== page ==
Range. - North America east of the Mississippi, breeding from the Gulf north to Manitoba and Ontario; winters in the southern half of the United States.
This familiar and noisy little Wren is the most abundant and widely distributed of the
Wrens; they are met with on the edges of woods, swamps, fields, pastures, orchards and very frequently build about houses, in bird houses or any nook that may suit them; they fill the cavity of the place they may select with twigs, grass, feathers, plant down, etc., and lay from five to nine eggs in a set and frequently three sets a year. The eggs are pinkish white, very profusely and minutely dotted with pale reddish brown so as to make the egg appear to be a nearly uniform salmon color and with a wreath of darker spots about the large end. Size .65 x .52. Data. - Gretna, N. Y., May 29; 1896. Nest three feet from the ground in cavity of an apple tree; made of twigs and grass, and lined with hair and feathers.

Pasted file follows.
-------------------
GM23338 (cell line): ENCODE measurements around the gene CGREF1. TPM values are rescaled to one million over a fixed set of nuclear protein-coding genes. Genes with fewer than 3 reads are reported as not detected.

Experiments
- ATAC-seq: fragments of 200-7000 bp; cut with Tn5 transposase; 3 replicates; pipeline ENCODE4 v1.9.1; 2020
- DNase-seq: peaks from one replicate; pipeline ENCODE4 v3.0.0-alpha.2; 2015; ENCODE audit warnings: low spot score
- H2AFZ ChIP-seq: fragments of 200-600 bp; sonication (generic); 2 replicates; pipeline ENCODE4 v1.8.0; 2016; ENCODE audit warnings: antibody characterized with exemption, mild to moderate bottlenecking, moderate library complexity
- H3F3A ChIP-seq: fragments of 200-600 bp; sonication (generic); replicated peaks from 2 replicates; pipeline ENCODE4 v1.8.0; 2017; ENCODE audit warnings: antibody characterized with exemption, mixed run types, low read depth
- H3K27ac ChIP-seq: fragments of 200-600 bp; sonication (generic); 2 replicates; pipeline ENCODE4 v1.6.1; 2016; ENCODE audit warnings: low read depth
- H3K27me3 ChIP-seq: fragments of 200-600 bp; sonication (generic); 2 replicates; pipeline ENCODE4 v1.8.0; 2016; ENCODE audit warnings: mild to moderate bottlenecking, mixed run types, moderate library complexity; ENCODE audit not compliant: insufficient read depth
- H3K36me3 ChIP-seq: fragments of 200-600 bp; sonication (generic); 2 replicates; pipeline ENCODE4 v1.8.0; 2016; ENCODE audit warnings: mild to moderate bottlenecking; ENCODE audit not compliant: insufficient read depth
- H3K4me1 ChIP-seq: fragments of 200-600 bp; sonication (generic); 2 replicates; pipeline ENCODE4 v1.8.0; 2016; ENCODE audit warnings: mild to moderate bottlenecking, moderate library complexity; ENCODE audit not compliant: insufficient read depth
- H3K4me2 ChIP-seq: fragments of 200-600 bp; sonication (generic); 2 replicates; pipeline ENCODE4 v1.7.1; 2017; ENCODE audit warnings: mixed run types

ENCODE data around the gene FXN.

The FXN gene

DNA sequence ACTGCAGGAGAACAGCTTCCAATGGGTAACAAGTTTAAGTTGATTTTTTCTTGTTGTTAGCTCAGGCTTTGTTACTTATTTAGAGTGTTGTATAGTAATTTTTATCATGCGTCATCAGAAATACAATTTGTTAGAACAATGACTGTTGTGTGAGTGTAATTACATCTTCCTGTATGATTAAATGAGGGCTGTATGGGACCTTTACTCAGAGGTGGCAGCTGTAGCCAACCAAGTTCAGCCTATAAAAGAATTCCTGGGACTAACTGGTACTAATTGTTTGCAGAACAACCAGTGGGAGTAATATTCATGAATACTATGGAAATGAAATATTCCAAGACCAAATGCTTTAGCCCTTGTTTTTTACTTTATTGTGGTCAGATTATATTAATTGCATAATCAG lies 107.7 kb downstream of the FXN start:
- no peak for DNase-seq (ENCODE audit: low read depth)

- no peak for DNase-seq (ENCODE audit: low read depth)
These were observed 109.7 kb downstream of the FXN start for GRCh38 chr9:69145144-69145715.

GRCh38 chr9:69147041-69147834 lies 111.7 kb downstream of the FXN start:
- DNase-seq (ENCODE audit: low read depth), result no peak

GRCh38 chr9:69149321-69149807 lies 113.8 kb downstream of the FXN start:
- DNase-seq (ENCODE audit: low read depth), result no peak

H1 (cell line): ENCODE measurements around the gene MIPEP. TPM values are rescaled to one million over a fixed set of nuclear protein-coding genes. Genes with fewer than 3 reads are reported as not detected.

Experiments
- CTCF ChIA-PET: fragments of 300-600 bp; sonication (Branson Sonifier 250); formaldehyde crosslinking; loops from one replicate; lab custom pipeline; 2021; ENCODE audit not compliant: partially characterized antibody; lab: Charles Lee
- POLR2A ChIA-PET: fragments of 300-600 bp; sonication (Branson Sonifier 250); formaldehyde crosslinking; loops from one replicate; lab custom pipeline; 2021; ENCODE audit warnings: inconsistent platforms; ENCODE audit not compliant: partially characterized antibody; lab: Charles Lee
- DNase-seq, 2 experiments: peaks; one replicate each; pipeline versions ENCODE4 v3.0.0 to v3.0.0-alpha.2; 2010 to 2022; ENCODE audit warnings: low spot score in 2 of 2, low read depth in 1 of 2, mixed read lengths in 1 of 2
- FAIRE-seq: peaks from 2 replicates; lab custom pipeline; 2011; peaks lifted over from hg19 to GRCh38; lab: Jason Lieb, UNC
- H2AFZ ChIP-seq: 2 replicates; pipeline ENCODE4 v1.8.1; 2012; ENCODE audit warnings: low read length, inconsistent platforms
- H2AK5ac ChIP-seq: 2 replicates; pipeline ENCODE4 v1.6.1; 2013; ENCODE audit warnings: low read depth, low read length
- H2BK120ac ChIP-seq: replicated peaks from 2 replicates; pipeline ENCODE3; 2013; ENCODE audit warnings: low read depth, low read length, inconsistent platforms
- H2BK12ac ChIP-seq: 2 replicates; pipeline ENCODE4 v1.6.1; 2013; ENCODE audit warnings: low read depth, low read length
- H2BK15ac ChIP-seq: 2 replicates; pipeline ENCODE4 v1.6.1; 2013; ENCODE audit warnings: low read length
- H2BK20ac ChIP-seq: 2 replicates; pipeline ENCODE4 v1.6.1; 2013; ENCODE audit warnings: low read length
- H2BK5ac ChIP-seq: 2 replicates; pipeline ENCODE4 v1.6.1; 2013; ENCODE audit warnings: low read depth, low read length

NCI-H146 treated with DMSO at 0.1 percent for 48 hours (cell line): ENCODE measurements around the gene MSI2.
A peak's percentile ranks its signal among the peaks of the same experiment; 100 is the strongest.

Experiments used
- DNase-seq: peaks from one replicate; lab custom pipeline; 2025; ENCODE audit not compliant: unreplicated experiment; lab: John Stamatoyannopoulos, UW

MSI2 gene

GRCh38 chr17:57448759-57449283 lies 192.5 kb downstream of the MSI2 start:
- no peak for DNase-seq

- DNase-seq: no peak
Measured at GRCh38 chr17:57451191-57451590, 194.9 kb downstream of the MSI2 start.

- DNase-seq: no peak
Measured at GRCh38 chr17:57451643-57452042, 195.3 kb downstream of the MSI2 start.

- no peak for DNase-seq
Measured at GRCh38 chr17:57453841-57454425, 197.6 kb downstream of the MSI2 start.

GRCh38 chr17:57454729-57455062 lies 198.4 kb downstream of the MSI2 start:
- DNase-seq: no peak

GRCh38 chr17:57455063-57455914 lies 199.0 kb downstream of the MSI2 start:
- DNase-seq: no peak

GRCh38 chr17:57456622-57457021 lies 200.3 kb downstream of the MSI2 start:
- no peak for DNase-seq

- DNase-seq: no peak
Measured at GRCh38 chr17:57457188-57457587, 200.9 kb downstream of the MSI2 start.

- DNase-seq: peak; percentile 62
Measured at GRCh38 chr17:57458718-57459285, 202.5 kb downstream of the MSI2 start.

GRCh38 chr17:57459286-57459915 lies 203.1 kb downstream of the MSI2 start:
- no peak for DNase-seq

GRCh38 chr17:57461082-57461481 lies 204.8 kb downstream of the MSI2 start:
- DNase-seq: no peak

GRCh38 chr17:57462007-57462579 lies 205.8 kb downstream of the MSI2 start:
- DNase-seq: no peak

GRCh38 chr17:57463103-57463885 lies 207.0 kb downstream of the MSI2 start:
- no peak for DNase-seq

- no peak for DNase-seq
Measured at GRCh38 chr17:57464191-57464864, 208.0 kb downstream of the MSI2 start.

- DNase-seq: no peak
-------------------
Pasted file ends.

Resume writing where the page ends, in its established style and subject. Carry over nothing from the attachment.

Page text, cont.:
Range. - United States, from the Mississippi Valley to eastern California. This variety is grayer above and below than the eastern form, but its habits and eggs do not differ in any respect.